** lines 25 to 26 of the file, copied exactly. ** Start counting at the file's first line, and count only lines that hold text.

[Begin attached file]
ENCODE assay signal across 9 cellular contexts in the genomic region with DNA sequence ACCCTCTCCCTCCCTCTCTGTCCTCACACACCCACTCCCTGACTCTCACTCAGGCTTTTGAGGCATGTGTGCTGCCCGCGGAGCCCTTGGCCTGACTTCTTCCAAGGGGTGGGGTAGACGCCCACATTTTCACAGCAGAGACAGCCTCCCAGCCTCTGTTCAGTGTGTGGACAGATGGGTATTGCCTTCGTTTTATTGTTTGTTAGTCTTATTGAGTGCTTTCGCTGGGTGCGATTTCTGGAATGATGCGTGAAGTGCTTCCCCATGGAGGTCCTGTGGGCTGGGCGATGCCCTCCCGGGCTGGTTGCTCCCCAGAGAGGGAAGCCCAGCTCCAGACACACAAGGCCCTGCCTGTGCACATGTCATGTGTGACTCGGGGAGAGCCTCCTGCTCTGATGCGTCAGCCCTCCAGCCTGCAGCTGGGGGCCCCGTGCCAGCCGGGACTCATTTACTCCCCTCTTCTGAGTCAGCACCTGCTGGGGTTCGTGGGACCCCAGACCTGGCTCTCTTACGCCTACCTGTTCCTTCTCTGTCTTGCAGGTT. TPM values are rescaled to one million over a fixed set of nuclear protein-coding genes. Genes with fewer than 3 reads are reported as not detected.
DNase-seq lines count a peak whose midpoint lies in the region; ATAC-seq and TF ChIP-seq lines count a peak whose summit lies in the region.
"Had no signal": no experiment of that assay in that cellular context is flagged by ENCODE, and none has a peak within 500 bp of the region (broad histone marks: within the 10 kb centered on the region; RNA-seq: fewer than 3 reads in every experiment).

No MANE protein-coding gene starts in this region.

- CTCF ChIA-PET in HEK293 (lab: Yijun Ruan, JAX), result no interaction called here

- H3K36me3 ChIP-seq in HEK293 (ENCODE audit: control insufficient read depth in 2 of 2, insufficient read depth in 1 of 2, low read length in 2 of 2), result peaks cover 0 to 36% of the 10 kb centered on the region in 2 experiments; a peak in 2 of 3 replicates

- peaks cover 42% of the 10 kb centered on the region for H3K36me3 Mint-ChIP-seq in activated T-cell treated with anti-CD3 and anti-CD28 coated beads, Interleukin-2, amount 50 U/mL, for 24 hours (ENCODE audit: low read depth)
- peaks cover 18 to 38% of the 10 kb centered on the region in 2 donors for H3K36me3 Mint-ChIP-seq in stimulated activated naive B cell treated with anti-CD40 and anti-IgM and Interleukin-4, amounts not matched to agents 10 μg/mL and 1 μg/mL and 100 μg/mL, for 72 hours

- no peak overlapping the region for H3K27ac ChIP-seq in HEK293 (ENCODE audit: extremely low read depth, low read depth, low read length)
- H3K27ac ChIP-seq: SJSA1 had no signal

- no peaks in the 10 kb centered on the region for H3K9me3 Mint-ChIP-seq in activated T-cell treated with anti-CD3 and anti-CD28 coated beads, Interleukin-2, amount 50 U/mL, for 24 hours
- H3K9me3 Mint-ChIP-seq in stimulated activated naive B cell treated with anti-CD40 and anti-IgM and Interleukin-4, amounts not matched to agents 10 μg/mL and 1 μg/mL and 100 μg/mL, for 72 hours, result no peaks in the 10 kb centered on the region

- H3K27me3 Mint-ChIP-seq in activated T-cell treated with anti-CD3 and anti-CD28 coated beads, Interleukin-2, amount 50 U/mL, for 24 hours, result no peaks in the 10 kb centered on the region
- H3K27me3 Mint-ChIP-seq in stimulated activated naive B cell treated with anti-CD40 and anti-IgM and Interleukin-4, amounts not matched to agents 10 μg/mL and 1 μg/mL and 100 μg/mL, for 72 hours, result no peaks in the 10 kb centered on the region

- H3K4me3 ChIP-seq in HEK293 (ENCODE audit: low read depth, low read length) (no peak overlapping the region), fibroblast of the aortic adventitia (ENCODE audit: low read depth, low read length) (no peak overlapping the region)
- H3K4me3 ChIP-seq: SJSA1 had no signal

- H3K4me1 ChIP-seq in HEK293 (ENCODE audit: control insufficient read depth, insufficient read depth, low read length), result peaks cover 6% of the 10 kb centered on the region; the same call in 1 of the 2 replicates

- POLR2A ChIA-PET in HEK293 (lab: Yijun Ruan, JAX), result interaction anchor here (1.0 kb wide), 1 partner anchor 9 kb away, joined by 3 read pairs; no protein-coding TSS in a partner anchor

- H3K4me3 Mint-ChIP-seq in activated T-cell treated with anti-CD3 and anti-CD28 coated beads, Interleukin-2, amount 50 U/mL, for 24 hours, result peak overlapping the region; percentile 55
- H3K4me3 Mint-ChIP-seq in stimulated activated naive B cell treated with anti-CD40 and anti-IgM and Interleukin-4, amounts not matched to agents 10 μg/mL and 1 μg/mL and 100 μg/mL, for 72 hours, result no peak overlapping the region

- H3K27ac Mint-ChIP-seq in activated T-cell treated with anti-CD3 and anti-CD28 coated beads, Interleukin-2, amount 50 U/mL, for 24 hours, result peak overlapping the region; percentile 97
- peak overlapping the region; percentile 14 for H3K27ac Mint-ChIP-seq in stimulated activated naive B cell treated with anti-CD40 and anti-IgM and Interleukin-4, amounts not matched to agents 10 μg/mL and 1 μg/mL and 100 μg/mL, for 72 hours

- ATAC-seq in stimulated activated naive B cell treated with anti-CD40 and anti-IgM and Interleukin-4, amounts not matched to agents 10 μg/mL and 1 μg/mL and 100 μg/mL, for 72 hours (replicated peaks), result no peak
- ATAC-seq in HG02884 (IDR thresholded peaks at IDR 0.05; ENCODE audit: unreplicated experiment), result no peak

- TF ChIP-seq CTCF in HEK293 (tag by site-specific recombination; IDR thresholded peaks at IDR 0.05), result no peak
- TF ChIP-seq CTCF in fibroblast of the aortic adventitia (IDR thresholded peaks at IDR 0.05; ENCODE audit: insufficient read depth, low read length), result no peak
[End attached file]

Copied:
- TF ChIP-seq CTCF in HEK293 (tag by site-specific recombination; IDR thresholded peaks at IDR 0.05), result no peak
- TF ChIP-seq CTCF in fibroblast of the aortic adventitia (IDR thresholded peaks at IDR 0.05; ENCODE audit: insufficient read depth, low read length), result no peak